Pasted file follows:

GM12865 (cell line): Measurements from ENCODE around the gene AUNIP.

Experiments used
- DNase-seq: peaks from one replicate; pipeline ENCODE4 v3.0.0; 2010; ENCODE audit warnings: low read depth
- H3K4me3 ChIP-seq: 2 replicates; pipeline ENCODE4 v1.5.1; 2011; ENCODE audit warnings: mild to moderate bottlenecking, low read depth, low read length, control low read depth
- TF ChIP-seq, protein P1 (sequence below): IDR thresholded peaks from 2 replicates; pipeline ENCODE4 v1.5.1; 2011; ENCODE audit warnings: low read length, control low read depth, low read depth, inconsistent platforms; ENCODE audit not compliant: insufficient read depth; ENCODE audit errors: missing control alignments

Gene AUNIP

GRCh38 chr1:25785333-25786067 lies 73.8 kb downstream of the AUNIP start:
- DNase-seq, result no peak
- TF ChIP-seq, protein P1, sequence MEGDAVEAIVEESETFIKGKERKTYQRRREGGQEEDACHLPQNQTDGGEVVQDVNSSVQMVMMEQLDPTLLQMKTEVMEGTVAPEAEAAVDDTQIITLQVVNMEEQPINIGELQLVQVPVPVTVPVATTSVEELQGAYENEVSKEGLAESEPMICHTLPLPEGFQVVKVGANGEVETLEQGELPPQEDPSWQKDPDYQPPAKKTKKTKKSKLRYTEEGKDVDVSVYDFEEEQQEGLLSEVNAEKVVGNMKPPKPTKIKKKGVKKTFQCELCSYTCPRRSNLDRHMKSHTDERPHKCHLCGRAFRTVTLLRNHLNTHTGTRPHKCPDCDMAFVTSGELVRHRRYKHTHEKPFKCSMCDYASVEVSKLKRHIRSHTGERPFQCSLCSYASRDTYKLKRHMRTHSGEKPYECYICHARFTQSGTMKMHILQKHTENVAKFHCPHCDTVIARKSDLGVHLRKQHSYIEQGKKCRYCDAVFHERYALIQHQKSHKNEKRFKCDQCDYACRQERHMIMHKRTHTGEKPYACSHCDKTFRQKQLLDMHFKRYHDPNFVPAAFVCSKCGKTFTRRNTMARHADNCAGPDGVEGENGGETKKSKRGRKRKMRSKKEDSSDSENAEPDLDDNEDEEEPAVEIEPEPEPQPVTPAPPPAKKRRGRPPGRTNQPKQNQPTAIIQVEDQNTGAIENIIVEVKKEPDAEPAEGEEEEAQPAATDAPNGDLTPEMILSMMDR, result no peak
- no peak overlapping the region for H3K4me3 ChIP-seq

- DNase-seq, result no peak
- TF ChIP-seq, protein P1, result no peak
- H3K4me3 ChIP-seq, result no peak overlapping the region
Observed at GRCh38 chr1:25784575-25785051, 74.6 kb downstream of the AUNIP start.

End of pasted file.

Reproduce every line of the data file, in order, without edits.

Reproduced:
GM12865 (cell line): Measurements from ENCODE around the gene AUNIP.

Experiments used
- DNase-seq: peaks from one replicate; pipeline ENCODE4 v3.0.0; 2010; ENCODE audit warnings: low read depth
- H3K4me3 ChIP-seq: 2 replicates; pipeline ENCODE4 v1.5.1; 2011; ENCODE audit warnings: mild to moderate bottlenecking, low read depth, low read length, control low read depth
- TF ChIP-seq, protein P1 (sequence below): IDR thresholded peaks from 2 replicates; pipeline ENCODE4 v1.5.1; 2011; ENCODE audit warnings: low read length, control low read depth, low read depth, inconsistent platforms; ENCODE audit not compliant: insufficient read depth; ENCODE audit errors: missing control alignments

Gene AUNIP

GRCh38 chr1:25785333-25786067 lies 73.8 kb downstream of the AUNIP start:
- DNase-seq, result no peak
- TF ChIP-seq, protein P1, sequence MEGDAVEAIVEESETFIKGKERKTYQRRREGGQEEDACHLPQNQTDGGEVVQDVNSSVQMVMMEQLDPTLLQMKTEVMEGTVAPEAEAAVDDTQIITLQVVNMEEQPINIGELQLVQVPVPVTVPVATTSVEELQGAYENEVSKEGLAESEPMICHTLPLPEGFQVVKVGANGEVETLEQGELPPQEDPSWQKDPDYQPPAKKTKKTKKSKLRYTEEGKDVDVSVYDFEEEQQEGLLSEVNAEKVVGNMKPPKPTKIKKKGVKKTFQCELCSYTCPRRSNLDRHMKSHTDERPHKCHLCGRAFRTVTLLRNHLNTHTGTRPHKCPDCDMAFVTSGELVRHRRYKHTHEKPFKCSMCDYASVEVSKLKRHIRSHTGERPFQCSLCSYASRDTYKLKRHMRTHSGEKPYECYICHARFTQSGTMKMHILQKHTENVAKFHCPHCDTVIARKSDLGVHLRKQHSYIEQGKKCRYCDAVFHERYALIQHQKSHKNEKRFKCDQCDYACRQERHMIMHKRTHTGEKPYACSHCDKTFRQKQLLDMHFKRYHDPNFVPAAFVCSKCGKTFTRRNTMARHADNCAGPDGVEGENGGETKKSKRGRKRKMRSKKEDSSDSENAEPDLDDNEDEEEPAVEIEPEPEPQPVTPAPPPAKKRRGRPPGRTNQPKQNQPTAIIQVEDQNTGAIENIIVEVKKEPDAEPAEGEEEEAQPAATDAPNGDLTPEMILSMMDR, result no peak
- no peak overlapping the region for H3K4me3 ChIP-seq

- DNase-seq, result no peak
- TF ChIP-seq, protein P1, result no peak
- H3K4me3 ChIP-seq, result no peak overlapping the region
Observed at GRCh38 chr1:25784575-25785051, 74.6 kb downstream of the AUNIP start.